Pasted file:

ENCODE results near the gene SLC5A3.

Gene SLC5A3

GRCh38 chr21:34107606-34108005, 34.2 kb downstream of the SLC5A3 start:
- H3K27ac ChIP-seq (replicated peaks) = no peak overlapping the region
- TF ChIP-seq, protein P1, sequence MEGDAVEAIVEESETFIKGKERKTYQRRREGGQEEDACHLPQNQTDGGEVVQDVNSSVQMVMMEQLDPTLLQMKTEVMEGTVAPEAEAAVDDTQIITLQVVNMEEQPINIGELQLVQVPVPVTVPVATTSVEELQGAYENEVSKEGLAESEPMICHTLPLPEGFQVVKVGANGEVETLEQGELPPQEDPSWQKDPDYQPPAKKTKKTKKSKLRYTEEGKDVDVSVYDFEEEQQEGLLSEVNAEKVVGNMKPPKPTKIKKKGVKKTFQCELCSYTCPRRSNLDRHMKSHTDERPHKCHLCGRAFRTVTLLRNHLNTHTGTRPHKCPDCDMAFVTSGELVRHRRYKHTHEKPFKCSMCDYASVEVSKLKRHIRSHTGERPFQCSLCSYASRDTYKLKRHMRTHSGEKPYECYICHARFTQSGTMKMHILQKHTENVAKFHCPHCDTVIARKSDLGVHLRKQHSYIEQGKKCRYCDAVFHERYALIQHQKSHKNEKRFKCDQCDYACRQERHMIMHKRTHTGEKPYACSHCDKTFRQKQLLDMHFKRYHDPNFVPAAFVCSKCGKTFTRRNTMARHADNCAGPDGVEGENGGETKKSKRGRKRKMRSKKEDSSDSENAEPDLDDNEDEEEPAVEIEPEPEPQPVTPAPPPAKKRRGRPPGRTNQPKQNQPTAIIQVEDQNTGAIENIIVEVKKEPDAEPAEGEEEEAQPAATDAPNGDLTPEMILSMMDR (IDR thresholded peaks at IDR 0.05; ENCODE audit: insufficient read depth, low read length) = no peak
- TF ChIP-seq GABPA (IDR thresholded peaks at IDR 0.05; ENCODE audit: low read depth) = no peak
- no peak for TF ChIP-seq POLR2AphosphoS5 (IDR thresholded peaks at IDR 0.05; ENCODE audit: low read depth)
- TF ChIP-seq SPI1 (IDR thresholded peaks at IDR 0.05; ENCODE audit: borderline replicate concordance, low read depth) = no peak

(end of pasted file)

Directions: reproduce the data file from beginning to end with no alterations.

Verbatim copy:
ENCODE results near the gene SLC5A3.

Gene SLC5A3

GRCh38 chr21:34107606-34108005, 34.2 kb downstream of the SLC5A3 start:
- H3K27ac ChIP-seq (replicated peaks) = no peak overlapping the region
- TF ChIP-seq, protein P1, sequence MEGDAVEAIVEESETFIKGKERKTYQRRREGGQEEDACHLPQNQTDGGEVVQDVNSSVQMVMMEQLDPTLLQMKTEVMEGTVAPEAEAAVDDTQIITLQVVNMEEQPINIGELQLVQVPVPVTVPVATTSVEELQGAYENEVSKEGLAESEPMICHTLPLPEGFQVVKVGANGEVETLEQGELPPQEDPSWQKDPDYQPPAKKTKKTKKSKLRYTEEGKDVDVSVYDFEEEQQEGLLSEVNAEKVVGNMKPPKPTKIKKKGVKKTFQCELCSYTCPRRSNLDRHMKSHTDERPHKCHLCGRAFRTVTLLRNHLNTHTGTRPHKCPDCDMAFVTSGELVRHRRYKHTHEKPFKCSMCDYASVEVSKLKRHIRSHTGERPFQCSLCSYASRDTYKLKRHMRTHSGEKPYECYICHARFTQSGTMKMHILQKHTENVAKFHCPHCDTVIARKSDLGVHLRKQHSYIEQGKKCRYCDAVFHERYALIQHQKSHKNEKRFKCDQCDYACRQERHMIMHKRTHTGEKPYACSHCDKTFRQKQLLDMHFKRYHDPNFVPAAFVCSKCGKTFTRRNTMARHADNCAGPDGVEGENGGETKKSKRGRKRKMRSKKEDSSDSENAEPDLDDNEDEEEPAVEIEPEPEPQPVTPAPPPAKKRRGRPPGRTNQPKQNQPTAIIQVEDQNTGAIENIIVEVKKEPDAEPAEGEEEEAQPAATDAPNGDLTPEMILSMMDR (IDR thresholded peaks at IDR 0.05; ENCODE audit: insufficient read depth, low read length) = no peak
- TF ChIP-seq GABPA (IDR thresholded peaks at IDR 0.05; ENCODE audit: low read depth) = no peak
- no peak for TF ChIP-seq POLR2AphosphoS5 (IDR thresholded peaks at IDR 0.05; ENCODE audit: low read depth)
- TF ChIP-seq SPI1 (IDR thresholded peaks at IDR 0.05; ENCODE audit: borderline replicate concordance, low read depth) = no peak